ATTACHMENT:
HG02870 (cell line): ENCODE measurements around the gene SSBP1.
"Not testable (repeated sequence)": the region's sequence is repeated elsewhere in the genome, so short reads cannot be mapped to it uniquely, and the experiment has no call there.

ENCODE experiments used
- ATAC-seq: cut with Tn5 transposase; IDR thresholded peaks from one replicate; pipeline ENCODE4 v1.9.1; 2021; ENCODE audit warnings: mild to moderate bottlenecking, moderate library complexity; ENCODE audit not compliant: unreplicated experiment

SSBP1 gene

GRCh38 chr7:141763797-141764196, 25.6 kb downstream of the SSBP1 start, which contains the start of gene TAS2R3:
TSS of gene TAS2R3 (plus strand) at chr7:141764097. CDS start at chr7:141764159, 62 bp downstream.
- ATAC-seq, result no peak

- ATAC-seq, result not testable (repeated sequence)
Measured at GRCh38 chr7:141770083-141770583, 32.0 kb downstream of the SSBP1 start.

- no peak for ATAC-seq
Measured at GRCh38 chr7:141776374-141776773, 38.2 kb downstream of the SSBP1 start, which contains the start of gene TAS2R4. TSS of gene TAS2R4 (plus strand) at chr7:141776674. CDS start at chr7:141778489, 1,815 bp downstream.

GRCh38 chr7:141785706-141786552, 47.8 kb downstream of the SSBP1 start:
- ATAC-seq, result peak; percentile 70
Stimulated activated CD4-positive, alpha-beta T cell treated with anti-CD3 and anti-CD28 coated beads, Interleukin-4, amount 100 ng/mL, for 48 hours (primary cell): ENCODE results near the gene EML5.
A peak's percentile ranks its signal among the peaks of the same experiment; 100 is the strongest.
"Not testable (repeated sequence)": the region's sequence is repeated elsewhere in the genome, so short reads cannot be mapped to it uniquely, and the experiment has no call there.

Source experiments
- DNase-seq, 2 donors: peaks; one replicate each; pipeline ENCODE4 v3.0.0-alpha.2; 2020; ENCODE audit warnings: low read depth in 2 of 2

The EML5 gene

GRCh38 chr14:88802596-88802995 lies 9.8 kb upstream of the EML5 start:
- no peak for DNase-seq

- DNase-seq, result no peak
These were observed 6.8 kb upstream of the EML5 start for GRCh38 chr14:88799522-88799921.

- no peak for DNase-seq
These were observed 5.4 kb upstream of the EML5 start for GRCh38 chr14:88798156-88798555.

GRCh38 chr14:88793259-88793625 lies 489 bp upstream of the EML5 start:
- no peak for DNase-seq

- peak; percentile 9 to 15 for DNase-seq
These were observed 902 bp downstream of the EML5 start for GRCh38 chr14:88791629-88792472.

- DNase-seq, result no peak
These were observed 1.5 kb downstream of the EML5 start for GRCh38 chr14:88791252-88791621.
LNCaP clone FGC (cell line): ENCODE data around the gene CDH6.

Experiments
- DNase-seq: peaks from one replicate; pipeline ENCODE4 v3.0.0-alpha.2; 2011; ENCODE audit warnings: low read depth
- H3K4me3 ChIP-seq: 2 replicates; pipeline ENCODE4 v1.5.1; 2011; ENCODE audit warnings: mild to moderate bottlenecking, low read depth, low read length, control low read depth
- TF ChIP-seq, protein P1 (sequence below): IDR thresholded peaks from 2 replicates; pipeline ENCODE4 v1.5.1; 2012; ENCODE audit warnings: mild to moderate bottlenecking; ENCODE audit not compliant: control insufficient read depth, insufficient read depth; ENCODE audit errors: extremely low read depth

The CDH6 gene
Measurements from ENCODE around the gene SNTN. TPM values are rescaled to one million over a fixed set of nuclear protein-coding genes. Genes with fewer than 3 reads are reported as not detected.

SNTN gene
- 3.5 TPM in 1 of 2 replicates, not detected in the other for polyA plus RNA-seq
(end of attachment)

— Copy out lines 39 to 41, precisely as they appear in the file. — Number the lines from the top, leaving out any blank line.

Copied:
Measurements from ENCODE around the gene SNTN. TPM values are rescaled to one million over a fixed set of nuclear protein-coding genes. Genes with fewer than 3 reads are reported as not detected.

SNTN gene
- 3.5 TPM in 1 of 2 replicates, not detected in the other for polyA plus RNA-seq